The Use of Foreign Judges on Courts of Constitutional Jurisdiction in Pacific Island States

The global norm is that, by law or by practice, judges will be citizens of the state they serve. Yet, in Pacific island states foreign judges regularly sit on the highest domestic courts and determine constitutional matters.

In this podcast, Anna Dziedzic presents her PhD research, in which she undertook the first in-depth study exploration of the use of foreign judges in the Pacific region and its effects on Pacific judiciaries. The podcast outlines the findings of an empirical study of the numbers of foreign judges serving in the Pacific, their nationality and professional background, the processes by which they are recruited, and the terms and conditions of their service. This study reveals a transnational movement of judges from common law jurisdictions to Pacific states, and a form of judicial service that is affected by the legal frameworks and practices of the Pacific states that use foreign judges and the policies of the external states and organisations that provide foreign judges.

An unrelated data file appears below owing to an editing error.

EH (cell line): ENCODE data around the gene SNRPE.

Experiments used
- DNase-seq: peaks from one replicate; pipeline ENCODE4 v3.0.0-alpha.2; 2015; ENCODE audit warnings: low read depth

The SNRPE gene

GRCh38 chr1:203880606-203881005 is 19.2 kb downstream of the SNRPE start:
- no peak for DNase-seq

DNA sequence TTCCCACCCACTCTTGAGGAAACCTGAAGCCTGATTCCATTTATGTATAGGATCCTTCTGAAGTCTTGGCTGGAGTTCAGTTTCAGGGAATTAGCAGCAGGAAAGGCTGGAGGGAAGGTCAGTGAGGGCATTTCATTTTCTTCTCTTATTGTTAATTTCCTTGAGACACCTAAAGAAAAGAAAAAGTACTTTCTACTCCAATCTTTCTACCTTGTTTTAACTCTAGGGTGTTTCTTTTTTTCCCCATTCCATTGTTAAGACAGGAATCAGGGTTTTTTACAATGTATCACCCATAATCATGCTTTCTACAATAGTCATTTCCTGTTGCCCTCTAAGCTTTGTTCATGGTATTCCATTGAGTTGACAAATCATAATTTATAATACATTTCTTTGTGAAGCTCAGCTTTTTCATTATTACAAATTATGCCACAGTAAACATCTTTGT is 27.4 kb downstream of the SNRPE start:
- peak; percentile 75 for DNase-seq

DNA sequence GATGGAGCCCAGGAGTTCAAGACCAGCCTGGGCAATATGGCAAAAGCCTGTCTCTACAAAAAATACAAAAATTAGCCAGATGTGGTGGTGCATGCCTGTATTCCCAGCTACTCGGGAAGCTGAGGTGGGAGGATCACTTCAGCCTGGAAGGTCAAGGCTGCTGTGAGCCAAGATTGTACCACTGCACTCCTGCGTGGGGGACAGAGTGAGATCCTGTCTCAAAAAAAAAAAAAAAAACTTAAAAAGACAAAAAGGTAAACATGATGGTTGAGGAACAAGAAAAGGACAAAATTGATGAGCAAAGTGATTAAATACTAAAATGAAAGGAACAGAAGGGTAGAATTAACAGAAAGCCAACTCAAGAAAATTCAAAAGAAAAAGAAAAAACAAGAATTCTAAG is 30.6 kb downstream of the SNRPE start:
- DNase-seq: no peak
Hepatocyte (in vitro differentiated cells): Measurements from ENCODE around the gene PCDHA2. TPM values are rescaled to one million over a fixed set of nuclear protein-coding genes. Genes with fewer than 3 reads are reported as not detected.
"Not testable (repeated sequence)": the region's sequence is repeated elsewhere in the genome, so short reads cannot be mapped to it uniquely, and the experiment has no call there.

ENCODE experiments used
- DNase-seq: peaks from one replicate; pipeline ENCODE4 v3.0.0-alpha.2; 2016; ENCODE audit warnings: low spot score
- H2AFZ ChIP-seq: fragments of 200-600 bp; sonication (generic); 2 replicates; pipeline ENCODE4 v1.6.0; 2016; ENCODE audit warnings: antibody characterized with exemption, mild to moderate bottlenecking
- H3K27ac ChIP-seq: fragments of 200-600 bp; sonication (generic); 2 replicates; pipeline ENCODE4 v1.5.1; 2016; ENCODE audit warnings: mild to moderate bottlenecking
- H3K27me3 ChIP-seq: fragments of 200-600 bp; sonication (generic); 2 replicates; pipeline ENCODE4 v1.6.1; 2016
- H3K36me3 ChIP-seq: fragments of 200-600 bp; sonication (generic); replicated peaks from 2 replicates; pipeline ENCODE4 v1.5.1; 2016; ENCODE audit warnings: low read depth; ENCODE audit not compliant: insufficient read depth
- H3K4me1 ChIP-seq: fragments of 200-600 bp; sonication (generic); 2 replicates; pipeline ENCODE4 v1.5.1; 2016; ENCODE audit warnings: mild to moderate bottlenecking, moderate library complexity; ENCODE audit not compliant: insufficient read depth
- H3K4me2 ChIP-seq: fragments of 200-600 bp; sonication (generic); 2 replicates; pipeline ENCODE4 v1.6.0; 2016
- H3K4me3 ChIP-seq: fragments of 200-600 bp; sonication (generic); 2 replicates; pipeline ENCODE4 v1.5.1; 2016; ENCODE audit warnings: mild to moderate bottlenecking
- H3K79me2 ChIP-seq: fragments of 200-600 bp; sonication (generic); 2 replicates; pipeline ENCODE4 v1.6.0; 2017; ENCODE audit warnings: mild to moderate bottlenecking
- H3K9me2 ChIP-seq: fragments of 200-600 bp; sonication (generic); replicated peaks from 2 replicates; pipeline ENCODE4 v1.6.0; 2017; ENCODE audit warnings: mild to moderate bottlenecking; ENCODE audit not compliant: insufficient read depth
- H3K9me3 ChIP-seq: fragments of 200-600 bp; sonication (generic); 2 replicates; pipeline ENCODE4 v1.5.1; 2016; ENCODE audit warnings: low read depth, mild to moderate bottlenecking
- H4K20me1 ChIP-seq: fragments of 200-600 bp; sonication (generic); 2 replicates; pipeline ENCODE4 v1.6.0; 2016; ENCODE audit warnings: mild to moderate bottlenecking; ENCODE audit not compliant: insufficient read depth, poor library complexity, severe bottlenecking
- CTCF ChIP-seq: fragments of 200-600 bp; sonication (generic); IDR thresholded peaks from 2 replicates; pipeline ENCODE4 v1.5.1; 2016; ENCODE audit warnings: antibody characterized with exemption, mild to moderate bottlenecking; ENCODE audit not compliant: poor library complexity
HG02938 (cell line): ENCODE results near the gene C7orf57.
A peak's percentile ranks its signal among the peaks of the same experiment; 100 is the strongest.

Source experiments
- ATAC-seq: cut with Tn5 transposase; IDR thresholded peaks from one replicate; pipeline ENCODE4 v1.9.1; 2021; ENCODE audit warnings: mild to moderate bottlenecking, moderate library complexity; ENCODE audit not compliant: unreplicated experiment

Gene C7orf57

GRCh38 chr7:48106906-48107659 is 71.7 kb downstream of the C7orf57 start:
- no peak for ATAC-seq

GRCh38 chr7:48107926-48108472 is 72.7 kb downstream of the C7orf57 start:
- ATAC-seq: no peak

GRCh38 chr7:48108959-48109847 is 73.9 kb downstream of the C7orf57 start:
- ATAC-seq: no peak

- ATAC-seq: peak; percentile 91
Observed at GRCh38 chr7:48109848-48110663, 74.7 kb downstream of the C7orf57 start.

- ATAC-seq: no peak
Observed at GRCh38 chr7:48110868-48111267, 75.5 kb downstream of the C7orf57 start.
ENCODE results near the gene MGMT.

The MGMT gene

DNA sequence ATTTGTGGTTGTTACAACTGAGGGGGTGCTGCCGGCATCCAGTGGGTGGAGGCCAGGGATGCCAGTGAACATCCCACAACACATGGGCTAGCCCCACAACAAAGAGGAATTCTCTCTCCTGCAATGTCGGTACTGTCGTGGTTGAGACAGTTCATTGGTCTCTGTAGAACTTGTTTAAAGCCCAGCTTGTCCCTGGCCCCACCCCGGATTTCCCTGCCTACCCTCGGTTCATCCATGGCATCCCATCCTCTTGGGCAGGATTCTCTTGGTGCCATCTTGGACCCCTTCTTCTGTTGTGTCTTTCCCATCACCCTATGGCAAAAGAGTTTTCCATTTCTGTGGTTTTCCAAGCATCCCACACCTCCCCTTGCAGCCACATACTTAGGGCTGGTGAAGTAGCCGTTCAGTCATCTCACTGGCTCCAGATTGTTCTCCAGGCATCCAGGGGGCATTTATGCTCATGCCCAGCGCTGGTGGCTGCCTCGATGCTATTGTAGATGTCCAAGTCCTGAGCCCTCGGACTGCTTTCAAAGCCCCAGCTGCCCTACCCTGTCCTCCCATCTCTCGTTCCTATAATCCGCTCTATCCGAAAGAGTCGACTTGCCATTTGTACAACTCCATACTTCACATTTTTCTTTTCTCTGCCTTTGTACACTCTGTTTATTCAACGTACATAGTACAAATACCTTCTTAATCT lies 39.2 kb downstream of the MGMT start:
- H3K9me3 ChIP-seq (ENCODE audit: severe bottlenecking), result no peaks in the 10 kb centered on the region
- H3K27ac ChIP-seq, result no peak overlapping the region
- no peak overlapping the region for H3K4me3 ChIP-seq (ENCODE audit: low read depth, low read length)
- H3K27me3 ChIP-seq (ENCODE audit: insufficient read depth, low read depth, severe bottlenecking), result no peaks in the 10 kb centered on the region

The podcast also considers the implications of the use of foreign judges for the ways in which courts approach constitutional adjudication; judicial independence; and the representative qualities of judges and judiciaries. This analysis of the practice of foreign judging and its implications provides the basis to assess the rationales for the use of foreign judges, to identify challenges that the practices poses to the legitimacy of Pacific judiciaries, and to propose good practice initiatives that might inform the laws and policies that regulate the use of foreign judges.

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Updated:  22 March 2016/Responsible Officer:  Bell School Marketing Team/Page Contact:  CAP Web Team